Your Guide to Investing in a Bear Market

Aug 18, 2023 1 min read

A bull market refers to a major upswing in the markets, while a bear market signals a pronounced downturn. Bear markets are typically defined as declines of 20% or more from the most recent high, and bull markets are increases of 20% or more from the bear market low. Bear markets can be stressful for short-term and long-term investors alike, especially for those who are approaching retirement age. If you are losing sleep over market volatility, it may help to remember that the stock market is historically cyclical. Though we can’t predict what will happen in the future, historically all bear markets have eventually turned into bull markets. 

Bear Market Investing Strategies

Staying diversified, focusing on long-term financial goals and avoiding emotional investment behaviors are the keys to success during a downturn. Here’s what to do in a bear market to protect your portfolio.

Have a Diversified Portfolio

Diversification is key to navigating a volatile market with confidence; you’ll want to regularly review your portfolio to ensure you have a balanced, diversified portfolio. In addition to U.S. stocks and bonds, you may want to diversify into international stocks, which often don’t follow the same trajectory as domestic stocks. Short-term bonds and longer-term fixed income assets may also be worth considering during a bear market.

Consider Tax-Loss Harvesting

One way to capitalize on your losses within your nonqualified accounts during a bear market is by selling some investments at a loss to offset gains you’ve realized by selling other stocks at a profit. This is known as tax-loss harvesting, and it can reduce your taxable capital gains and offset up to $3,000 of your income. While investors can benefit from harvesting losses no matter the state of the market, downturns tend to offer more opportunities to purchase other securities at bargain prices. When the market recovers, those new investments may turn out to be a boon to your portfolio.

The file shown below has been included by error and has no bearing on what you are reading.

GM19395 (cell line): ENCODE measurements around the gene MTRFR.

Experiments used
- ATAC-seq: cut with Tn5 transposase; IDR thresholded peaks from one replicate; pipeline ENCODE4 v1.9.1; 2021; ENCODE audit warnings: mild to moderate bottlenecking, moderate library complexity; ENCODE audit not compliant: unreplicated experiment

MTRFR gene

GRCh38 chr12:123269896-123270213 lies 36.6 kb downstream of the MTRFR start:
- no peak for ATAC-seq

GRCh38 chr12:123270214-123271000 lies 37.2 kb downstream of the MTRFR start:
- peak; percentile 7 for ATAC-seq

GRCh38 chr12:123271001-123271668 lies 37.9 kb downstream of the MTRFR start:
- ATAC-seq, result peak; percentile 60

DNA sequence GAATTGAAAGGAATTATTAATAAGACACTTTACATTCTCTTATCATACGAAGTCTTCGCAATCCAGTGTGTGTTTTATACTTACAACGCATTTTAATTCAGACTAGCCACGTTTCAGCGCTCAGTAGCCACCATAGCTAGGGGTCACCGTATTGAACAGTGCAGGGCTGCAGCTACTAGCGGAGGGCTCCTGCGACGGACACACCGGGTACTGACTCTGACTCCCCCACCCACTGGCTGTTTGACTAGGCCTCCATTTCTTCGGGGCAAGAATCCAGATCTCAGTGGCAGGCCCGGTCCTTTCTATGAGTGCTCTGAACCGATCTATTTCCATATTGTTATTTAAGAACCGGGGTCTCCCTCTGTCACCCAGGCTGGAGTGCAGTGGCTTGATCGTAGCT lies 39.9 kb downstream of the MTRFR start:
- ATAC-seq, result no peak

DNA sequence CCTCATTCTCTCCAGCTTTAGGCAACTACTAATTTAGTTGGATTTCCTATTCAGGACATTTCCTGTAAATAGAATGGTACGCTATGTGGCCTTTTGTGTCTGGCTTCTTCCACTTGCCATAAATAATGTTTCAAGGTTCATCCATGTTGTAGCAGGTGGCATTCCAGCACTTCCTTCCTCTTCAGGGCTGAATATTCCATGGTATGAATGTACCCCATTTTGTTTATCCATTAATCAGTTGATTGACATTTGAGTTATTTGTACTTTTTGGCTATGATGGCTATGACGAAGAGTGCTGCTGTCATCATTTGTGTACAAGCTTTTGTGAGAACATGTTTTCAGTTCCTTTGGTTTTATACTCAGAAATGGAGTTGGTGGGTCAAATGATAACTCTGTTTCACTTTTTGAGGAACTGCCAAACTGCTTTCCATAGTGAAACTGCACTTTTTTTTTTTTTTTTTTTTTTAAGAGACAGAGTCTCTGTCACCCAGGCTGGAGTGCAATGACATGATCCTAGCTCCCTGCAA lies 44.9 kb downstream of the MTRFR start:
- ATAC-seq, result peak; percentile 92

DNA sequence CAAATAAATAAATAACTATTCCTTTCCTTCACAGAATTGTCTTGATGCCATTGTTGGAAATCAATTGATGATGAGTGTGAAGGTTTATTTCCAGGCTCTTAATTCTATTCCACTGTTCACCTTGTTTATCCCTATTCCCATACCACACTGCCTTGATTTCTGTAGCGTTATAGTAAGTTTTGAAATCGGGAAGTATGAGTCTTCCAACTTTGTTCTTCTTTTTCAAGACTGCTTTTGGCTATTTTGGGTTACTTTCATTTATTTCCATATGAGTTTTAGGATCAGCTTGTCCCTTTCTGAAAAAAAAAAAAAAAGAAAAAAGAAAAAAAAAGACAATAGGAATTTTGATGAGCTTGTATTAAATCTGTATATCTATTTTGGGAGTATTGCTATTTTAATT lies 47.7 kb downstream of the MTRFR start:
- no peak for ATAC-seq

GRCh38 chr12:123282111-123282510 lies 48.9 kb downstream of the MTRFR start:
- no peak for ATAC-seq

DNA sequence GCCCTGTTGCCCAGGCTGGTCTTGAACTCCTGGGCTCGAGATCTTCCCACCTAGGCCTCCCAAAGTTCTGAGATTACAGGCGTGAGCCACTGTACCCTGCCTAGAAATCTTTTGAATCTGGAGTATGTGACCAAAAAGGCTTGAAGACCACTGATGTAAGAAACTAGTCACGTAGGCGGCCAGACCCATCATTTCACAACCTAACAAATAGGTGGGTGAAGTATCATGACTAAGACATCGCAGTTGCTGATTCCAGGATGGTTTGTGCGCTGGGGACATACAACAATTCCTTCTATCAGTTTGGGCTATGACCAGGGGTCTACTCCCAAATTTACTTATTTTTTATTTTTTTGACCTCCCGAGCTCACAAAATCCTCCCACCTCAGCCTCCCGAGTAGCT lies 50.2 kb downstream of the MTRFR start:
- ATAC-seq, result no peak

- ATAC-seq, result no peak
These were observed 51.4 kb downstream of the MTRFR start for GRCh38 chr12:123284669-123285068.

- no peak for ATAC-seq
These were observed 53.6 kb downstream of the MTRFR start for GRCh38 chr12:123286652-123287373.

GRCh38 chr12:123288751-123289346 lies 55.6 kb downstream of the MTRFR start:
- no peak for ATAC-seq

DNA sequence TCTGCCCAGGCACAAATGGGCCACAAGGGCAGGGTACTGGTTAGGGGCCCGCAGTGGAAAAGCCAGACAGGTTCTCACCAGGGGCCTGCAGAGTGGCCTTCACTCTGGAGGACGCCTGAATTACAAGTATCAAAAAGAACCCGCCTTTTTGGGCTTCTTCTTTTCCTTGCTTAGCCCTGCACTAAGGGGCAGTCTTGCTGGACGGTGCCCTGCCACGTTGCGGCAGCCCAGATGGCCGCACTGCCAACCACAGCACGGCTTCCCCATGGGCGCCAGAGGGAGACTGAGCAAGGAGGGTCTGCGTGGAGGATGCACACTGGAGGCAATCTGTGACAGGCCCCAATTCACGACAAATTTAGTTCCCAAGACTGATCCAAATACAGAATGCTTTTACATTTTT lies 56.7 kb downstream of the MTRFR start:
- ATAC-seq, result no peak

Reassess Your Risk 

If market volatility is causing you continued stress, it may be time to examine whether your portfolio is suited to your level of risk tolerance. A bear market is a good time to work with a financial advisor to determine your risk tolerance — how comfortable you are with risky investments based on your goals, timeline and preference. Once you know your tolerance, you can build a portfolio that takes you closer to your goals while hedging against unforeseen changes in the market. Traditionally risk-averse assets include:

  • Treasury bills: U.S. government-issued bonds with a maturity ranging from a few days to 52 weeks. 
  • Certificates of deposit: A savings product offered by banks that promises both safety of principal and periodic interest payments for a fixed time.
  • Fixed annuities: A type of annuity contract that provides a guaranteed return on contributions you make as a lump sum or over a set period of time.

Invest With Confidence

One of the best ways to weather market upheavals is to have a professional on your side. Connect with a Farm Bureau financial advisor in your area to get started.

Neither the Company nor its agents or advisors give tax, accounting or legal advice. Consult your professional adviser in these areas.

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